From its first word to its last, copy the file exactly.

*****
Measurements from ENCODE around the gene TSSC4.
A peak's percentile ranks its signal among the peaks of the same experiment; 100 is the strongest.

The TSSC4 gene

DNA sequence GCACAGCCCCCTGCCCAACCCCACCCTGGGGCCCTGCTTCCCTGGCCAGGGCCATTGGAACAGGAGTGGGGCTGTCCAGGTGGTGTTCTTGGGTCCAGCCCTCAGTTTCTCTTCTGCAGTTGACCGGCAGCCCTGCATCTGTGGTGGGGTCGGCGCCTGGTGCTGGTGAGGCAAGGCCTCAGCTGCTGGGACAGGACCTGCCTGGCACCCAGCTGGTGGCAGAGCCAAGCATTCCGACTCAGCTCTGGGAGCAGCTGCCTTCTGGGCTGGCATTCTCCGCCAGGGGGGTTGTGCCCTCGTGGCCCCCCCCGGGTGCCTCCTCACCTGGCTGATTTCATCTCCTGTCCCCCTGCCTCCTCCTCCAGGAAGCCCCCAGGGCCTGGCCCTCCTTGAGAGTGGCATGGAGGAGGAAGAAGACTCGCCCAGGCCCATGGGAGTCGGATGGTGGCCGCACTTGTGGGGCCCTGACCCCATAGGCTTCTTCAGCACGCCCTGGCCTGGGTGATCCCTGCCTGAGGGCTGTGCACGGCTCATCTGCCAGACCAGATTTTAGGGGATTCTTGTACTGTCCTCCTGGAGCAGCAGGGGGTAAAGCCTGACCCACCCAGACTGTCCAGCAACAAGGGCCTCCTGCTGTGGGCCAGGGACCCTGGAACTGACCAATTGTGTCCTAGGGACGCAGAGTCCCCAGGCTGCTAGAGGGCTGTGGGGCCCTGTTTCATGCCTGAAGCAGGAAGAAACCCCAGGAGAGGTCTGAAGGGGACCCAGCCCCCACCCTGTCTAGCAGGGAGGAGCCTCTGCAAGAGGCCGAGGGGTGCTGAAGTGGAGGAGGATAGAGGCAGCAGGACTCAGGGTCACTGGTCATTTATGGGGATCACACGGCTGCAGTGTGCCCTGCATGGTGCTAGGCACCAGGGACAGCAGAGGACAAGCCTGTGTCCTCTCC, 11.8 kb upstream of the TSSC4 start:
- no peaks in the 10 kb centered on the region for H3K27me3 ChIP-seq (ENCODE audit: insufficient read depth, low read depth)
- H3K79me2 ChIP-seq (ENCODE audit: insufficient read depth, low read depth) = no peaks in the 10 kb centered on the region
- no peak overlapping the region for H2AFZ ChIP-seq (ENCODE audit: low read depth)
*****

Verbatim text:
Measurements from ENCODE around the gene TSSC4.
A peak's percentile ranks its signal among the peaks of the same experiment; 100 is the strongest.

The TSSC4 gene

DNA sequence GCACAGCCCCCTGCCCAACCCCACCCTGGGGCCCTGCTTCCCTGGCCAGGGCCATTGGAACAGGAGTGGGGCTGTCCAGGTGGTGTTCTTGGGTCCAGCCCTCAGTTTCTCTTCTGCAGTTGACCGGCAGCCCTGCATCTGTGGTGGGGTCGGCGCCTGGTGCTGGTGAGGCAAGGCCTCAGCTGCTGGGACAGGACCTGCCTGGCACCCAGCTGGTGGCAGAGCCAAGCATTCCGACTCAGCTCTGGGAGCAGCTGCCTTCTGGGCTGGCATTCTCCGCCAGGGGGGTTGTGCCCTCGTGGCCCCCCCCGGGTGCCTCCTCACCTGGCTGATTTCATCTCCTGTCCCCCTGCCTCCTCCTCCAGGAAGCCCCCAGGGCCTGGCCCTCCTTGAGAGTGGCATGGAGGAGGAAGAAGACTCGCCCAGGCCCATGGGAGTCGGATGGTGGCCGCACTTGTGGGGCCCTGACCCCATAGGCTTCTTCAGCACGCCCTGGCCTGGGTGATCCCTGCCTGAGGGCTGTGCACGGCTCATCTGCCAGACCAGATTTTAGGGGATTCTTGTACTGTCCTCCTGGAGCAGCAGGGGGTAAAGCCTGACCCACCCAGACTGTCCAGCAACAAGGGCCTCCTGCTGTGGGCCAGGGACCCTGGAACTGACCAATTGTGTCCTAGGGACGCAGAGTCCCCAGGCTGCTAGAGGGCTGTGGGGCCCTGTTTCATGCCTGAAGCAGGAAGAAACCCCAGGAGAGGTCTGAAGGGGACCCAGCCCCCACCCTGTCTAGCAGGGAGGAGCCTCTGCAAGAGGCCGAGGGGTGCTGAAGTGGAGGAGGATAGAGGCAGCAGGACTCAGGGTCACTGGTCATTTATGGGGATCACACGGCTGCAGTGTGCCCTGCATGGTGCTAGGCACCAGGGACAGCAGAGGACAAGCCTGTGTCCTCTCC, 11.8 kb upstream of the TSSC4 start:
- no peaks in the 10 kb centered on the region for H3K27me3 ChIP-seq (ENCODE audit: insufficient read depth, low read depth)
- H3K79me2 ChIP-seq (ENCODE audit: insufficient read depth, low read depth) = no peaks in the 10 kb centered on the region
- no peak overlapping the region for H2AFZ ChIP-seq (ENCODE audit: low read depth)